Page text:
TOM Stevic was home alone when he began to experience alarming symptoms, but luckily his housemate Alma came home and recognised the F.A.S.T signs of stroke.
The 68-year-old Mango Hill resident began to experience numbness in his right arm, then noticed his face had drooped and knew there were signs of stroke after having one ten years earlier.
He was unable to call triple zero because he was unable to speak, but luckily when Alma returned from a hairdressing appointment, the former nurse knew what was happening and what she needed to do.
She called triple zero and within ten minutes Tom was on his way to hospital for treatment to remove a blood clot in his brain.
Tom said he was extremely thankful she knew just what to do under the circumstances.
"The faster you are treated for stroke, the better the chance of the outcome," he said.
"I only spent one week in hospital and I was able to walk around, while some of the other stroke patients had lost control of their bodies and had a long recovery journey ahead."
The F.A.S.T test involves these simple questions and steps:
Face: .Check the face. Has the mouth drooped?
Arms: Can they lift both arms?
Speech: Is their speech slurred? Do they understand you?
Time: Time is critical. If you see any of these signs, call triple zero straight away.
National Stroke Week will run from September 2-8 and a number of events are planned across the country including the always popular Stroke Choir Recital in NSW with everyone welcome to get involved.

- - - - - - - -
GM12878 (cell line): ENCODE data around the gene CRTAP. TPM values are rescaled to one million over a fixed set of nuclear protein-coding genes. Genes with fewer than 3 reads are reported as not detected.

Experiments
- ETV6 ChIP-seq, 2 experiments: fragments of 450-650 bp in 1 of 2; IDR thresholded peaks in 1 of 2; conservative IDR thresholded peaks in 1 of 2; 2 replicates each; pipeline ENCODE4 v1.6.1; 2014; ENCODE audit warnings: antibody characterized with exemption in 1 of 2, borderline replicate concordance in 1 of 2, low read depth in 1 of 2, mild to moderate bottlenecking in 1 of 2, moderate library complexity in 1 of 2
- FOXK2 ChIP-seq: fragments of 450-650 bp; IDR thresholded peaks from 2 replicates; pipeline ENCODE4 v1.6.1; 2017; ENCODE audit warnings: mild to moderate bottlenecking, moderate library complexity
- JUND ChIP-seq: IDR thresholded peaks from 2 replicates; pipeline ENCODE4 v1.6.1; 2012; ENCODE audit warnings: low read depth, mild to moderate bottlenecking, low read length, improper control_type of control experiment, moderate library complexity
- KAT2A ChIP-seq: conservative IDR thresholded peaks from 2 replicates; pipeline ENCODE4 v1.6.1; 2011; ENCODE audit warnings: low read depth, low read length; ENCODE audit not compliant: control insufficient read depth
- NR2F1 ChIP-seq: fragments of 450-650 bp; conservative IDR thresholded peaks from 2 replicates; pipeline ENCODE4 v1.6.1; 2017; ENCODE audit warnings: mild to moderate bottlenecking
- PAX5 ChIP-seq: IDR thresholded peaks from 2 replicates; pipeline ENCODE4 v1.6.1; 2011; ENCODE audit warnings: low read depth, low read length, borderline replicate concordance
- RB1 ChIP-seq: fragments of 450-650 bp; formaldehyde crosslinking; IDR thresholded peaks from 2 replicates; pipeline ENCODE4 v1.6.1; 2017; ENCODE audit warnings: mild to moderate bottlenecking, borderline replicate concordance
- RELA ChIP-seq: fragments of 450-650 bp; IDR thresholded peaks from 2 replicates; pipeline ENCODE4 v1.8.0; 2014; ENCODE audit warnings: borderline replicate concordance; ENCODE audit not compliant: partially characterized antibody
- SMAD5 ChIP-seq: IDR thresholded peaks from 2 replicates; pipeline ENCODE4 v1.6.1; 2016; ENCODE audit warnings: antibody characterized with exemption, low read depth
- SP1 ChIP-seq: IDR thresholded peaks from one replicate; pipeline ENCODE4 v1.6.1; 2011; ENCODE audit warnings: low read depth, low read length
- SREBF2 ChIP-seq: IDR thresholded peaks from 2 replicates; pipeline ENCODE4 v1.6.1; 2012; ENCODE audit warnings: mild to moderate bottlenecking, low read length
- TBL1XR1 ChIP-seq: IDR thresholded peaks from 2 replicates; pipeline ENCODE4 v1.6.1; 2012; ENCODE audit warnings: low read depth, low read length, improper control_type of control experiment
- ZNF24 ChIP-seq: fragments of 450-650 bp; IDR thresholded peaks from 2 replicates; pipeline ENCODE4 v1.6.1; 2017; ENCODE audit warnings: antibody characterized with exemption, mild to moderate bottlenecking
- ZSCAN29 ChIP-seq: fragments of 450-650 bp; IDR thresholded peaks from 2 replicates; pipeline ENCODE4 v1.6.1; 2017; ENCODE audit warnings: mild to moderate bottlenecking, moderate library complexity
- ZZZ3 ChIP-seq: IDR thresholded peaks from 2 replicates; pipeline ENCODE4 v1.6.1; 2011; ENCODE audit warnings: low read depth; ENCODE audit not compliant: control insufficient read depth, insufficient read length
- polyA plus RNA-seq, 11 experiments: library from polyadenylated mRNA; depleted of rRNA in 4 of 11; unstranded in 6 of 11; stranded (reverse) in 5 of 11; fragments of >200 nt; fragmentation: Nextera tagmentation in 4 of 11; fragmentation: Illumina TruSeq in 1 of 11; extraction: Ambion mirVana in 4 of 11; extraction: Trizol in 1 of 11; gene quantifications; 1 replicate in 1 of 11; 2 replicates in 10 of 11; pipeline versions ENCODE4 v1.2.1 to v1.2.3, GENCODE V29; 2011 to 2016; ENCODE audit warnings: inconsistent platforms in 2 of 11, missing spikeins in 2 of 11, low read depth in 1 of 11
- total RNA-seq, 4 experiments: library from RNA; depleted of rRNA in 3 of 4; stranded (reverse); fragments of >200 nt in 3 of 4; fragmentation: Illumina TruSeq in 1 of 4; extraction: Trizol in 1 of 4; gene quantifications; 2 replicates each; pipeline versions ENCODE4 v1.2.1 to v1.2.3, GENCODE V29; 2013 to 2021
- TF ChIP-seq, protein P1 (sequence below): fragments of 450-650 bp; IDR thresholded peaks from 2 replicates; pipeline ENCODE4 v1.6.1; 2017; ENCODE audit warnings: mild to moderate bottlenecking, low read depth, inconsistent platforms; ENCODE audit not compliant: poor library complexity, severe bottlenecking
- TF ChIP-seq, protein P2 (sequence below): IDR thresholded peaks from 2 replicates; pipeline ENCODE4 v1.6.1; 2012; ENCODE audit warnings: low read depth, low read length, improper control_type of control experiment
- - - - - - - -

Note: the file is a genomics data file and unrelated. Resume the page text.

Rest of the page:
In NSW will return, featuring stroke choirs from Sydney, Newcastle and the Central Coast, with the event to include the launch of a short film about stroke choirs called Striking a Chord.
What is a stroke?
Stroke is caused by a sudden interruption of blood supply to the brain, resulting in a lack of oxygen which causes damage to brain tissues. It can be caused by a ruptured blood vessel, or clogging of arteries leading to the brain.
Did you know?
- In Australia, stroke is the third leading cause of death and is a leading cause of disability.
- One in six people will have a stroke during their lifetime.
- Nationally 51,000 strokes occur each year - almost 1,000 per week.
- Stroke kills more women than breast cancer and more men than prostate cancer
- Don't smoke/ stop smoking.
- Reduce blood pressure and cholesterol.
- Eat a healthy diet and maintain a healthy weight.
- Reduce the amount of fat and salt in your diet.
For more information about National Stroke Week, how you can help and events in your area, click here.
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